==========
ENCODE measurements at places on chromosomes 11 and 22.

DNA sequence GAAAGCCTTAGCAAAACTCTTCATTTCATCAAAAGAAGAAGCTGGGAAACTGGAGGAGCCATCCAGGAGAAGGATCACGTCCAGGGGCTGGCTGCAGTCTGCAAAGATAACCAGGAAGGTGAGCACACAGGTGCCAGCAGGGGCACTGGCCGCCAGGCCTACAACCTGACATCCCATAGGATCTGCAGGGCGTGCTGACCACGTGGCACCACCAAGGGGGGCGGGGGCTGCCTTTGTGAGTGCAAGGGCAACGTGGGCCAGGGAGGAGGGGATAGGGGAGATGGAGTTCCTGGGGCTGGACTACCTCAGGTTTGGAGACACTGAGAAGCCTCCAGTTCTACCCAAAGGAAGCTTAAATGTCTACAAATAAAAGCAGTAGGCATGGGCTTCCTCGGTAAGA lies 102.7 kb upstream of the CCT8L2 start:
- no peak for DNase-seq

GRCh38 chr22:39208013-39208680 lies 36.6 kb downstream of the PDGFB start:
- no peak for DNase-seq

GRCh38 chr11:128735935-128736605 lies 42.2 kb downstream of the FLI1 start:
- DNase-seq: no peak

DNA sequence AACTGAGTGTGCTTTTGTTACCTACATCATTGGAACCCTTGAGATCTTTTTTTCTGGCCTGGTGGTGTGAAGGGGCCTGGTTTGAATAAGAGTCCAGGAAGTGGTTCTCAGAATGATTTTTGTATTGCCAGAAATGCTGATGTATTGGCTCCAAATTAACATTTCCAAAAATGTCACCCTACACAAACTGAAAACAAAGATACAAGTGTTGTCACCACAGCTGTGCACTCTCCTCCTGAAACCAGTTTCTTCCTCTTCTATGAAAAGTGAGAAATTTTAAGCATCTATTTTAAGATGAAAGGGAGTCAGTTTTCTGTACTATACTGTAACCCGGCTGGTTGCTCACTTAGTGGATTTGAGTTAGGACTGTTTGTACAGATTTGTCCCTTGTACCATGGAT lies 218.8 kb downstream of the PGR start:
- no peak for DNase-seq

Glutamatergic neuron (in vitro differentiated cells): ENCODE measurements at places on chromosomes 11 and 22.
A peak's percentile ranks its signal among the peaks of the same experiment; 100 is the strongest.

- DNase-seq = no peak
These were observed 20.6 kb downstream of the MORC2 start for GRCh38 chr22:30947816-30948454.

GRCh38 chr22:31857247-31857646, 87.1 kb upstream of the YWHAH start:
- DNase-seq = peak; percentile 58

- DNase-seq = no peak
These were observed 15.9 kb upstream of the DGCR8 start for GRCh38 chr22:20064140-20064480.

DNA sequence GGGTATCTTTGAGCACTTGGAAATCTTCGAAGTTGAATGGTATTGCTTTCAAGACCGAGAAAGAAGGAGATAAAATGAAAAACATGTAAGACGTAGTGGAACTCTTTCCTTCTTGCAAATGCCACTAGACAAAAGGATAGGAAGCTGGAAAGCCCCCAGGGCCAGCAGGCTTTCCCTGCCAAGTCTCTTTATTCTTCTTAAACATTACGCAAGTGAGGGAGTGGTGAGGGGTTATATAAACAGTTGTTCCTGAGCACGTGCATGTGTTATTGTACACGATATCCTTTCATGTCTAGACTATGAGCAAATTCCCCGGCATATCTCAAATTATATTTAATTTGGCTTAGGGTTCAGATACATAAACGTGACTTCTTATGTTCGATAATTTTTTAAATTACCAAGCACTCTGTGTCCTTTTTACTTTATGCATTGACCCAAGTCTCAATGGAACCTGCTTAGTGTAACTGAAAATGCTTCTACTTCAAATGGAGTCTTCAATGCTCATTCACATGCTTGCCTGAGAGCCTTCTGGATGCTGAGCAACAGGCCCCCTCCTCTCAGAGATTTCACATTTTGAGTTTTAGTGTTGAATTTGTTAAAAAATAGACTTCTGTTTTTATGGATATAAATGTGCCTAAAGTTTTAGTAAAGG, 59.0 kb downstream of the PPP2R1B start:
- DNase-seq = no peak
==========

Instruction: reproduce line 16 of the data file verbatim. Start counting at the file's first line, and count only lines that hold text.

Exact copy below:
- DNase-seq = no peak